Republican Senators Propose Eliminating Tax Breaks For Bitcoin Miners In Texas

A new bill proposed by Republican senators in Texas is expected to make the state less appealing for Bitcoin BTC/USD miners.

Republican Senators Lois KolkhorstDonna Campbell, and Robert Nichols propose eliminating tax breaks and requiring miners using over 10 megawatts (MWs) to register as flexible load operators with the state grid operator ERCOT. Lawmakers unanimously approved Senate Bill 1751 with a 10-0 vote on Wednesday, April 4.

The state’s deregulated grid, affordable electricity, and renewable energy options once made it a major global hub for Bitcoin mining, especially after mining operations were displaced by China’s ban.

However, according to Texas Blockchain Council President Lee Bratcher, Texas Bitcoin miners are consuming 75% more power than last year, totaling around 2,100 MW. This amounts to nearly 3.7% of the lowest projected peak load and almost triple the power consumed in 2021.

With the Texas grid facing deadly outages during extreme weather events in recent years, a stable energy supply has become a crucial issue for local residents.

Currently, miners are incentivized to shut down during periods of high demand to redirect power to the grid.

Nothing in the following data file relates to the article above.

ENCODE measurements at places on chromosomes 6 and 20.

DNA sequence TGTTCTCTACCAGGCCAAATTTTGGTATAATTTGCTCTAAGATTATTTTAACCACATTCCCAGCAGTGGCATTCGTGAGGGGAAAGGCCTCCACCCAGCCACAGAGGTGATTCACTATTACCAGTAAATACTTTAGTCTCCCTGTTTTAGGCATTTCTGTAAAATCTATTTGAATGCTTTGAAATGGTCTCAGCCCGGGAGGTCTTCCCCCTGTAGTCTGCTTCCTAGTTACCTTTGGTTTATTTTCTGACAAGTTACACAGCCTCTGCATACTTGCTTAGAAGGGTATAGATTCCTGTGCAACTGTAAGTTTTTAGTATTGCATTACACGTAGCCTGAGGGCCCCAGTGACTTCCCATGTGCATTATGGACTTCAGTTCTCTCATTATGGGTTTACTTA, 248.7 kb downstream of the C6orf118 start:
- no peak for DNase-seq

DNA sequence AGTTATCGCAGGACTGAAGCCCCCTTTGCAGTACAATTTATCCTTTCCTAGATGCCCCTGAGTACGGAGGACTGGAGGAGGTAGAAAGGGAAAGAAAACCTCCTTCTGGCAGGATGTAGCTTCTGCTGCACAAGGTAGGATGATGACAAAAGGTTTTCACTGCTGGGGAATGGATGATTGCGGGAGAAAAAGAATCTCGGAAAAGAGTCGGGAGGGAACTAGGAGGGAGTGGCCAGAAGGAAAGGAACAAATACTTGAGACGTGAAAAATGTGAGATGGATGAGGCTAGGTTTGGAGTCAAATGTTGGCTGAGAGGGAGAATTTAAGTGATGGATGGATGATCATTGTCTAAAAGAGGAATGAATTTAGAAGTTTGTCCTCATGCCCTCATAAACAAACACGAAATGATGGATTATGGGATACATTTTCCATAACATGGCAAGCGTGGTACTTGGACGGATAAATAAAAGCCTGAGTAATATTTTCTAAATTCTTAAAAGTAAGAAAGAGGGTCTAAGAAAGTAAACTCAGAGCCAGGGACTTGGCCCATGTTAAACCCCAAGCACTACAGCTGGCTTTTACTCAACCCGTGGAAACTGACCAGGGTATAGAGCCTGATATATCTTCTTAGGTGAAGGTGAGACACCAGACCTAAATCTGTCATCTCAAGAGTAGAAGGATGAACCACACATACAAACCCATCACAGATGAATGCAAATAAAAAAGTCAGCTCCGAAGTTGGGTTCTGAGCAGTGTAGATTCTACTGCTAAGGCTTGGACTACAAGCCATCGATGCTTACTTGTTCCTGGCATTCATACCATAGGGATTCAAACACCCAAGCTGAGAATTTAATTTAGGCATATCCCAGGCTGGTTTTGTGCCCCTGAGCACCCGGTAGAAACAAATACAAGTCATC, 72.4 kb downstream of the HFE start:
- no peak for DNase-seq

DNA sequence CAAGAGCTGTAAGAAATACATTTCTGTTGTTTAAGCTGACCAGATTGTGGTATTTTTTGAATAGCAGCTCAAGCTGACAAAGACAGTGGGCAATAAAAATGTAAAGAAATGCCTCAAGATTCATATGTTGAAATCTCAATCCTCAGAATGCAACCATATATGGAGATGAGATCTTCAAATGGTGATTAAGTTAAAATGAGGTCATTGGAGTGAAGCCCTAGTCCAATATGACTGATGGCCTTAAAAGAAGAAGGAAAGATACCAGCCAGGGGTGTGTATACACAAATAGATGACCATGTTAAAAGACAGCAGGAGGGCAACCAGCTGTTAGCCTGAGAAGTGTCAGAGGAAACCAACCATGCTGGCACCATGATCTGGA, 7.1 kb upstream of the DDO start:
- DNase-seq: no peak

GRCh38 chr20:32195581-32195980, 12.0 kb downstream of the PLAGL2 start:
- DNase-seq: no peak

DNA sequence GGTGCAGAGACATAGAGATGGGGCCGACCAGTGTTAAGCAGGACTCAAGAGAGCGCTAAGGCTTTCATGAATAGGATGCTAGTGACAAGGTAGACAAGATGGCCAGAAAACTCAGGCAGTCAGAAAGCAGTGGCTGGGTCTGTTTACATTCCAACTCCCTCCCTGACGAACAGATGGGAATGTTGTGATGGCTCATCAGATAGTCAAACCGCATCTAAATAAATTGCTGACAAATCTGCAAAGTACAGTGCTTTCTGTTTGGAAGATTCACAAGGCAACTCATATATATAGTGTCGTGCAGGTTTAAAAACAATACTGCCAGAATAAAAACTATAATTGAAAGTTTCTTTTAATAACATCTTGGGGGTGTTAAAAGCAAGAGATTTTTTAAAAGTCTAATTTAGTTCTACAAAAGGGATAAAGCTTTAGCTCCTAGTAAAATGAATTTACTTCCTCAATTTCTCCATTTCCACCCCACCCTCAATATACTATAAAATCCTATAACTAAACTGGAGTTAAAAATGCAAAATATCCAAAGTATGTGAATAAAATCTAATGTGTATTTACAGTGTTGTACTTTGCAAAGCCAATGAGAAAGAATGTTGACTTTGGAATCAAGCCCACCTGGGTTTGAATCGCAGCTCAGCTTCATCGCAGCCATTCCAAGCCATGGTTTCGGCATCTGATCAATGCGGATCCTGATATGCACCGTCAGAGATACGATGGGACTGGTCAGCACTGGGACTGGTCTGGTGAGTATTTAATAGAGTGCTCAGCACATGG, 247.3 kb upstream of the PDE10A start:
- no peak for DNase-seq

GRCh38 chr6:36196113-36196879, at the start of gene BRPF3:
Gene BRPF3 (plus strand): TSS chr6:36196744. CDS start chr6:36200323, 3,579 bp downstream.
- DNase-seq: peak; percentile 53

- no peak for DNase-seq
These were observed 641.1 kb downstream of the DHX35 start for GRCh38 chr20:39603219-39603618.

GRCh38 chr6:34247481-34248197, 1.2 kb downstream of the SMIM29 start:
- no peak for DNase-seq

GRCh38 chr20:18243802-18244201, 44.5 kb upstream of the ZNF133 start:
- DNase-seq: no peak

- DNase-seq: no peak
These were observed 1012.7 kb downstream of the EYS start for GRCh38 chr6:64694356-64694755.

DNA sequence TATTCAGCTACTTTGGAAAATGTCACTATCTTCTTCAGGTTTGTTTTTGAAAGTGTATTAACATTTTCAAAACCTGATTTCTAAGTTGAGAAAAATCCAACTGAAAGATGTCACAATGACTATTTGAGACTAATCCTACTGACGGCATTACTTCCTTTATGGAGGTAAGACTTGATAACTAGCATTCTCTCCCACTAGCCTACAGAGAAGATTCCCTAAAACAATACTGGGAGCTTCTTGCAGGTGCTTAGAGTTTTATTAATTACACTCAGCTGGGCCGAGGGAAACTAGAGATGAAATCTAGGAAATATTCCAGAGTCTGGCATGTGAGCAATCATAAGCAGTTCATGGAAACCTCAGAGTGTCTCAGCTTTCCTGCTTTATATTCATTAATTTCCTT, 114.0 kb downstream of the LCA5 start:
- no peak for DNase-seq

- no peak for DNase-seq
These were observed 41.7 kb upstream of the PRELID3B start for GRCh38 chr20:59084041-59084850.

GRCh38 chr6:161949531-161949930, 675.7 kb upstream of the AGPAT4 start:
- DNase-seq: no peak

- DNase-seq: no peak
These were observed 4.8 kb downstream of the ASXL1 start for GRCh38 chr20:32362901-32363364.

A significant provision in the new bill limits miners’ participation in this demand response scheme to only 10% of the total program.

Texas-based Riot Blockchain RIOT is among the companies that have benefitted from the state’s incentives, earning up to $9.5 million in power credits last year by shutting down its rigs multiple times.

Satoshi Action Fund CEO Dennis Porter expressed concern on Twitter that the bill would remove incentives for miners to create jobs in rural areas.

Porter stated that the committee members were influenced by the bill’s powerful sponsor and warned that the bill could pass through the Senate. Although Bitcoin mining in popular in Texas, he emphasized the importance of fighting against the bill in the House to prevent its passage.

The bill is now set to move to the Texas Senate for a floor vote before proceeding to the House.


This article was originally published on Benzinga and appears here with permission.

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